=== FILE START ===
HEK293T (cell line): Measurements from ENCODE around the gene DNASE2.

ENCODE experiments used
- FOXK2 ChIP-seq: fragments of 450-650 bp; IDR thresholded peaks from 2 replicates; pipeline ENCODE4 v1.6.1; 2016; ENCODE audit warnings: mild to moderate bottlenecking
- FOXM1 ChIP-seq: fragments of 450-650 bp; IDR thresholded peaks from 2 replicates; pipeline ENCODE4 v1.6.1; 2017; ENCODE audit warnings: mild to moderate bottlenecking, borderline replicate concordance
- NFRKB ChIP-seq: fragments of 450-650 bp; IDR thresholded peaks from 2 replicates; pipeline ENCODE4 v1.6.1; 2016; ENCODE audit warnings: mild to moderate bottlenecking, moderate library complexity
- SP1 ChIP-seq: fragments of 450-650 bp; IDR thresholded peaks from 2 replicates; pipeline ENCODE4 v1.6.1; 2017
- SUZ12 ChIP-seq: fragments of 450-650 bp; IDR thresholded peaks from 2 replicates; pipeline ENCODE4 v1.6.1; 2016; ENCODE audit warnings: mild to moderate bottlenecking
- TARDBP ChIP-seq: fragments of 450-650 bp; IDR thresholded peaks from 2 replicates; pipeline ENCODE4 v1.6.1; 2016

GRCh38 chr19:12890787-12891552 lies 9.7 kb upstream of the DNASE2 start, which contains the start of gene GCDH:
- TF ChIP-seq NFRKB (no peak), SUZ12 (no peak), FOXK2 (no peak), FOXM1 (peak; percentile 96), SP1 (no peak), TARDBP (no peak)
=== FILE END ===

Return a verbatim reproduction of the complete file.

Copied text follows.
HEK293T (cell line): Measurements from ENCODE around the gene DNASE2.

ENCODE experiments used
- FOXK2 ChIP-seq: fragments of 450-650 bp; IDR thresholded peaks from 2 replicates; pipeline ENCODE4 v1.6.1; 2016; ENCODE audit warnings: mild to moderate bottlenecking
- FOXM1 ChIP-seq: fragments of 450-650 bp; IDR thresholded peaks from 2 replicates; pipeline ENCODE4 v1.6.1; 2017; ENCODE audit warnings: mild to moderate bottlenecking, borderline replicate concordance
- NFRKB ChIP-seq: fragments of 450-650 bp; IDR thresholded peaks from 2 replicates; pipeline ENCODE4 v1.6.1; 2016; ENCODE audit warnings: mild to moderate bottlenecking, moderate library complexity
- SP1 ChIP-seq: fragments of 450-650 bp; IDR thresholded peaks from 2 replicates; pipeline ENCODE4 v1.6.1; 2017
- SUZ12 ChIP-seq: fragments of 450-650 bp; IDR thresholded peaks from 2 replicates; pipeline ENCODE4 v1.6.1; 2016; ENCODE audit warnings: mild to moderate bottlenecking
- TARDBP ChIP-seq: fragments of 450-650 bp; IDR thresholded peaks from 2 replicates; pipeline ENCODE4 v1.6.1; 2016

GRCh38 chr19:12890787-12891552 lies 9.7 kb upstream of the DNASE2 start, which contains the start of gene GCDH:
- TF ChIP-seq NFRKB (no peak), SUZ12 (no peak), FOXK2 (no peak), FOXM1 (peak; percentile 96), SP1 (no peak), TARDBP (no peak)